It was June 2007 and I was a wide-eyed 19 year old summer intern working at GE Commercial Finance* in Toronto. In hindsight, the world was also naive at the time thinking that a slowdown in the mortgage market would only last 6 months. Fast forward to Spring 2010 when I just joined the Syndicated and Leveraged Finance team at J.P. Morgan New York — the department kicked off a hiring spree after having restructured and let go more than two-thirds of its talent over the previous three years.
Supply and demand for debt financing (also known as ‘lending’, ‘leverage’ or ‘credit investing’) is a leading and often very accurate indicator of an impending economic recession and market recovery.
If you think about our global economy — government, businesses, investors, consumers — it is all operating off levered capital. And the only way the world keeps running is if growth continues so that its participants can pay back the cost of other participants’ borrowed money with cash. When future growth becomes cheaper than near-term cash (or liquidity) than the markets have become distorted. The ‘food chain’ of the financial world is out of whack.
This started happening in 2018. I noticed that venture and growth debt were priced more expensive and being out-competed by venture and growth equity (see unpopular prediction). In October 2018, Ray Dalio, founder and co-CIO of successful hedge fund Bridgewater, published his Principles For Navigating Big Debt Crises (free PDF; highly recommend reading) predicting a downturn in the next 2–3 years.
Debt should always be cheaper than equity, when structured correctly. The reason being goes back to fundamental finance and economic theory — a concept known as Capital Asset Pricing Model (or ‘CAPM’) which measures the relative reward-to-risk ratio of an asset. Debt is lower risk relative to equity because it ‘sits senior’ — it is paid before — equity shareholders in an exit, and it receives pay back on borrowed money sooner and more frequently than equity (due to shorter holding period and financing structure). In other words, debt is effectively structured equity with liquidity, downside protection, and limited upside.
So why does this matter?
When the activity of lenders and debt markets start picking up again in a big way, we will know our global economy is on its way to a full recovery. Right now, we still live in an world of uncertainty (see VIX index below — above 20 the IPO market is closed) and major industries such as oil — which generates $86TN or 4% of global GDP — are firefighting and restructuring massive debt to avoid a complete collapse (read this, this, and this article).
How has European venture debt been impacted?
Over the past two weeks, I spoke to the active providers of European venture and growth debt — including (but not limited to) Bootstrap, Columbia Lake Partners, Harbert, Temasek, Vækstfonden, and a couple unnamed.
They have indicated the following:
1. Actively supporting portfolio companies
60–100% of the team’s time is spent on weekly calls with companies and investors. B2C businesses and those operating in the Travel, Retail and Hospitality, and Manufacturing sectors are most adversely affected. Companies have maximized debt available to them. One provider had $1BN of capital draw down in one week.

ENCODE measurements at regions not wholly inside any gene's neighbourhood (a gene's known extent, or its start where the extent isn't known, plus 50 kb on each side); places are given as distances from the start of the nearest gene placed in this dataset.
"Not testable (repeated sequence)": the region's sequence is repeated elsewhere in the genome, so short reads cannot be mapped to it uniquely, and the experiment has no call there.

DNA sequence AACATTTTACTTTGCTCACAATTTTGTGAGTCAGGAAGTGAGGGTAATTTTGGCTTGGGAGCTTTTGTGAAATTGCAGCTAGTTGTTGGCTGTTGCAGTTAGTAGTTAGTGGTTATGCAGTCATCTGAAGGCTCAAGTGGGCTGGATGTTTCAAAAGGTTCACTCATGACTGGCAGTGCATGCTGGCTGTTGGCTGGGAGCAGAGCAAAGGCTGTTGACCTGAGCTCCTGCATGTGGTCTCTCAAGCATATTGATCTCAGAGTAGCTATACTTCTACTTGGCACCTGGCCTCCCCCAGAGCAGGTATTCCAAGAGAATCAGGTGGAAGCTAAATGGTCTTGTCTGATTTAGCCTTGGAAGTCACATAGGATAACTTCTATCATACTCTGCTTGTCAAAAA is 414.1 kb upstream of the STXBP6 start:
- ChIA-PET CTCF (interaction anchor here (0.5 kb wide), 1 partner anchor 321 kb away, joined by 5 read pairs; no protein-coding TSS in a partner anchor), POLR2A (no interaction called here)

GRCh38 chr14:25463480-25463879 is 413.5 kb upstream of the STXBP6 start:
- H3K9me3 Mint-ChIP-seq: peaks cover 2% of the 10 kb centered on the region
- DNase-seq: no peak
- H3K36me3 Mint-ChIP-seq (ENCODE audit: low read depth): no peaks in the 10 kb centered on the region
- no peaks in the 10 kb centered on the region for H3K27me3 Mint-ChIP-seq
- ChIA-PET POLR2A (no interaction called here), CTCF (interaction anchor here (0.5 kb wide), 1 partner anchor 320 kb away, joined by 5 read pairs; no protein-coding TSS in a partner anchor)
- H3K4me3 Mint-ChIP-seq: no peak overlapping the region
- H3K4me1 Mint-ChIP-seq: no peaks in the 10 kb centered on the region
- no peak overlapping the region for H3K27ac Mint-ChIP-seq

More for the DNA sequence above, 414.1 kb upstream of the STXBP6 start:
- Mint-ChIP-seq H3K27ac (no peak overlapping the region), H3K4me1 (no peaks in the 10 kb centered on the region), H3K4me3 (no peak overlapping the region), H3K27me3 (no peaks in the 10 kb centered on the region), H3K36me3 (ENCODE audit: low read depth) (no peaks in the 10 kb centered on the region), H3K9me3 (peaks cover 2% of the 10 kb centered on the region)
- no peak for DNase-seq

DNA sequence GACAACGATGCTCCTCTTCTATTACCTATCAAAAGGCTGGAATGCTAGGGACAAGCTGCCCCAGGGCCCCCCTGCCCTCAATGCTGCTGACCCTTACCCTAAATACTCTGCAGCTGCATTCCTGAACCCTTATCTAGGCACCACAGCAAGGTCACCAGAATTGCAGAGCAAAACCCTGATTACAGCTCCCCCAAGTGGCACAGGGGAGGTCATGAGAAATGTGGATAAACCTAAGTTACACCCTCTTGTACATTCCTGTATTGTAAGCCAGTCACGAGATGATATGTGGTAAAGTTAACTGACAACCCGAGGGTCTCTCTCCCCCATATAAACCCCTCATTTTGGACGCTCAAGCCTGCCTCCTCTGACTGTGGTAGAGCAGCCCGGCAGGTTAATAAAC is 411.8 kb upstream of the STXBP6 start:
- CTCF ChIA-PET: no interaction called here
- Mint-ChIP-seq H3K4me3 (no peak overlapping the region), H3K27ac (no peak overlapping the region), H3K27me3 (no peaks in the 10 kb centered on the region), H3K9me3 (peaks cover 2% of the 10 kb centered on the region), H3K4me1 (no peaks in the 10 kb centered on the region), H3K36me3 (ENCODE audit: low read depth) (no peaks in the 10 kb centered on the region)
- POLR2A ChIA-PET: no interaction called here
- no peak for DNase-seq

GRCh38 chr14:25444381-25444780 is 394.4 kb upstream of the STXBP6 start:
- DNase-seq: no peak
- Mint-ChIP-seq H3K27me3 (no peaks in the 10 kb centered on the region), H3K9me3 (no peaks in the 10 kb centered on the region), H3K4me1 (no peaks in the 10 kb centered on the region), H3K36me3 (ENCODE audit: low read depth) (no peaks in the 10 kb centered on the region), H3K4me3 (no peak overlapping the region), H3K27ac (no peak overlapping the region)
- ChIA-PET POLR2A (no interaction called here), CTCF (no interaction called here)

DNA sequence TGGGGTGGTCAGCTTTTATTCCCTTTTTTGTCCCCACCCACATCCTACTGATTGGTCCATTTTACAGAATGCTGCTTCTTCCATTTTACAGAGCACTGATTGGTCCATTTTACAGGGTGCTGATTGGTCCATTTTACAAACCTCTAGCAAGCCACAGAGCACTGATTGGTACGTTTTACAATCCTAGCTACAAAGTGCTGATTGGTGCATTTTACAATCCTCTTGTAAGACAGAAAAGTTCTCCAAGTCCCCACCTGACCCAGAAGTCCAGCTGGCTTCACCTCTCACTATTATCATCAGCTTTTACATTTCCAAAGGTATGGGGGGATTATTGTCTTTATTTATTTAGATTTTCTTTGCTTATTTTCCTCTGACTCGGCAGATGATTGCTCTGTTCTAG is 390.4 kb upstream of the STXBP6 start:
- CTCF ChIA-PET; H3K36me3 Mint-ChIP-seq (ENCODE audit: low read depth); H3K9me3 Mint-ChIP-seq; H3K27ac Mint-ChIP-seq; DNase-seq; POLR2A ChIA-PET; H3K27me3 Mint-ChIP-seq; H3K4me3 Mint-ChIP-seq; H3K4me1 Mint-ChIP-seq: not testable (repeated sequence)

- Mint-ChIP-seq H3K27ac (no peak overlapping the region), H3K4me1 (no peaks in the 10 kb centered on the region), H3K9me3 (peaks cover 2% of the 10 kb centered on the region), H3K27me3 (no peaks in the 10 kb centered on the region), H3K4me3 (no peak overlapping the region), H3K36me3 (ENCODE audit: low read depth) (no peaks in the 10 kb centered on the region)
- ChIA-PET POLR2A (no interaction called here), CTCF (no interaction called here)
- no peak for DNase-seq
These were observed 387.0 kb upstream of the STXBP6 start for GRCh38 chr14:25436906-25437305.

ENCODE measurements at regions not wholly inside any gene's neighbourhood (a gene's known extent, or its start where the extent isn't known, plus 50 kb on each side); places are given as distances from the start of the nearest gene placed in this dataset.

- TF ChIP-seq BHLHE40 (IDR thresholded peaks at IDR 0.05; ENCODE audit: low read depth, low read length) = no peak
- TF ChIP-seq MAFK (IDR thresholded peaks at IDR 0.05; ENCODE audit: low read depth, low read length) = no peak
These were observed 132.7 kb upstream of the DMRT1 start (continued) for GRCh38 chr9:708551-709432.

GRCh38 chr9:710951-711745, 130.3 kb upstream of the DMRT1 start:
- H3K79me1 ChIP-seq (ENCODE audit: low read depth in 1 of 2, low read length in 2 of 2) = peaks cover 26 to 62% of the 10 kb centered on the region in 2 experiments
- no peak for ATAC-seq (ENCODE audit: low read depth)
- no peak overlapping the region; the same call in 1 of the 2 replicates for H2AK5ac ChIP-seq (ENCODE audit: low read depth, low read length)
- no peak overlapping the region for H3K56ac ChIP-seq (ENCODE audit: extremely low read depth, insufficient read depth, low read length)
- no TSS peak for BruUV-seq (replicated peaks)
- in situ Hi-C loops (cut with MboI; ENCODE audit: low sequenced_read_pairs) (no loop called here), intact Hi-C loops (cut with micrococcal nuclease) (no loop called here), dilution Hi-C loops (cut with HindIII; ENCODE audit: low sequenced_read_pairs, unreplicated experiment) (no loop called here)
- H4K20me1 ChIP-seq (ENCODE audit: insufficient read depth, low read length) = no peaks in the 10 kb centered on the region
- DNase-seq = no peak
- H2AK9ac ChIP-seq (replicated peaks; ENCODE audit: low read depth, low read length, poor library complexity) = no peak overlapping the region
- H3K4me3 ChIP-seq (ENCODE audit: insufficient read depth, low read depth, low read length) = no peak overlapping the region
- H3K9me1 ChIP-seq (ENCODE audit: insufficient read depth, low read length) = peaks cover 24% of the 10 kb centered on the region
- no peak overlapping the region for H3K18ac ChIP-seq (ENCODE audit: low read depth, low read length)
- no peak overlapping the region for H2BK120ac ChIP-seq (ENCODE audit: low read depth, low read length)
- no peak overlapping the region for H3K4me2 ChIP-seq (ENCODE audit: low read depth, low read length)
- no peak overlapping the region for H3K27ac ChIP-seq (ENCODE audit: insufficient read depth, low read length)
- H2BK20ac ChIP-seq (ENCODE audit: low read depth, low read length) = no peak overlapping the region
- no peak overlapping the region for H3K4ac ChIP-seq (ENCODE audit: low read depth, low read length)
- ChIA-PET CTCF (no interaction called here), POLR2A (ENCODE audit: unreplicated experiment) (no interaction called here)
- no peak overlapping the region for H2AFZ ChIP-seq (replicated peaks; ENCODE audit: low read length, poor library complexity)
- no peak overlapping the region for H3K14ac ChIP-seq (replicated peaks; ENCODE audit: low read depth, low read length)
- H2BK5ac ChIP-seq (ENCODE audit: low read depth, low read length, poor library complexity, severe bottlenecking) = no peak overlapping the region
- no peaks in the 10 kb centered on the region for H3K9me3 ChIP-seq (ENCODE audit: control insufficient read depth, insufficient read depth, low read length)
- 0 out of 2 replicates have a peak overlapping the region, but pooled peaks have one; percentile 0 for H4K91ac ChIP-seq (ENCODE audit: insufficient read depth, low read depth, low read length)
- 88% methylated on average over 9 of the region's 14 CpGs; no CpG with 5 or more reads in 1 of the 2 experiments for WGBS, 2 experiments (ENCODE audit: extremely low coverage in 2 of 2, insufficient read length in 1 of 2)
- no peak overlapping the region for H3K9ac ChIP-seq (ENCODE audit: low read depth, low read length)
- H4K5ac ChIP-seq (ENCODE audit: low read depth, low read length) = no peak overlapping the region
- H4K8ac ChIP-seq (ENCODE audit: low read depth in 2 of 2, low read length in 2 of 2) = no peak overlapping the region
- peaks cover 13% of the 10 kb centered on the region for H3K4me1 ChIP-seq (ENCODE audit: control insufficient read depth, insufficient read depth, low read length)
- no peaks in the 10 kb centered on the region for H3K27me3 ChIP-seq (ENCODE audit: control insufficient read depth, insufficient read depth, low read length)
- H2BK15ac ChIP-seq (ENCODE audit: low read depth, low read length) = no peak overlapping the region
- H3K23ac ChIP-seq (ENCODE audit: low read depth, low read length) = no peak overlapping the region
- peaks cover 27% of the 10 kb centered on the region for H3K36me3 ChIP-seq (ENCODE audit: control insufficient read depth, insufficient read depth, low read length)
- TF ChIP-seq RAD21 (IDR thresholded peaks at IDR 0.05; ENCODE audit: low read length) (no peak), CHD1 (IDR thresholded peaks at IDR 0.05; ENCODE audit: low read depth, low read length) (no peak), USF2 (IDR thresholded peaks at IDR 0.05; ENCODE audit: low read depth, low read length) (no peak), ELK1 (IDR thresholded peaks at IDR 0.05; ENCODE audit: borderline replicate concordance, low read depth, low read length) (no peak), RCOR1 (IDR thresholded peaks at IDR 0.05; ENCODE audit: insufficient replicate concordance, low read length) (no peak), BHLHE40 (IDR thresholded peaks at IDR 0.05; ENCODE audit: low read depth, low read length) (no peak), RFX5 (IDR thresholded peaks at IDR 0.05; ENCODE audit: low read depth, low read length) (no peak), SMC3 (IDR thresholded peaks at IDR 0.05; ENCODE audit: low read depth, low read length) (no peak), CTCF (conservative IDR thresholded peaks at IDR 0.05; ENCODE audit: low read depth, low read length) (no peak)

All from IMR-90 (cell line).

2. Pipeline improved, reducing deployment of capital
Most lenders have seen volume of opportunities increase by 2–5x over the past month. While many startups and investors often think of debt as ‘reserve management’, in fact, debt providers can and will be more selective by ‘cherry picking’ the best businesses to work with in 2020. A few venture debt funds indicated they will only do 10–12 deals this year, instead of the 20–30 investments annually in recent years.
3. Moved upmarket where risk is lower, return equally attractive
When it comes to B2B software companies, majority of venture and growth debt providers are focused on those generating $5MM to $20MM ARR (or higher), given the ability to weather the downside (credit) is more important than limited upside (equity) for sub-scale businesses. Since valuations have declined 40% (and more) in venture, credit providers are no longer willing to take equity-like risk in overvalued startups.
4. Fewer use cases acceptable
Although there are many use cases of venture debt, it is highly unlikely that savvy lenders will be ‘bridging’ scale ups to the next financing round. Investors and businesses hoping to use venture debt as an insurance policy or to avoid setting a valuation will likely find themselves disappointed. The common use cases that debt providers will support focus more on a traditional credit (rather than equity) lens — for instance, (i) financing working capital, (ii) extending the cash runway contingent or right after an equity round, (iii) short-term bridge to exit, or (iv) M&A financing.
5. Pricing remains the same, less flexibility on structure
Venture funds are still targeting low double digit IRRs (excluding warrants or ‘equity sweetener’). This effectively translates to 10–12% annual interest and 10–15% warrant coverage or 1–2% fully diluted ownership. However, structuring is more classic (what I experienced 3–5 years ago), namely 36–40 months term, 6–12 months interest only period only (following a recent equity round), and no delayed draw feature.
6. Long recovery anticipated
While no one has a crystal ball to predict the future, many lenders anticipate a “U-shaped” recovery of 12–18 months (and longer).
*GE Commercial Finance was sold to Wells Fargo in 2015 (see here) as part of a broader initiative to restructure and wind down the GE Capital business post-2008 (read here). Big thanks to InRoads and Richard Zeni for opening my mind to the world of Finance.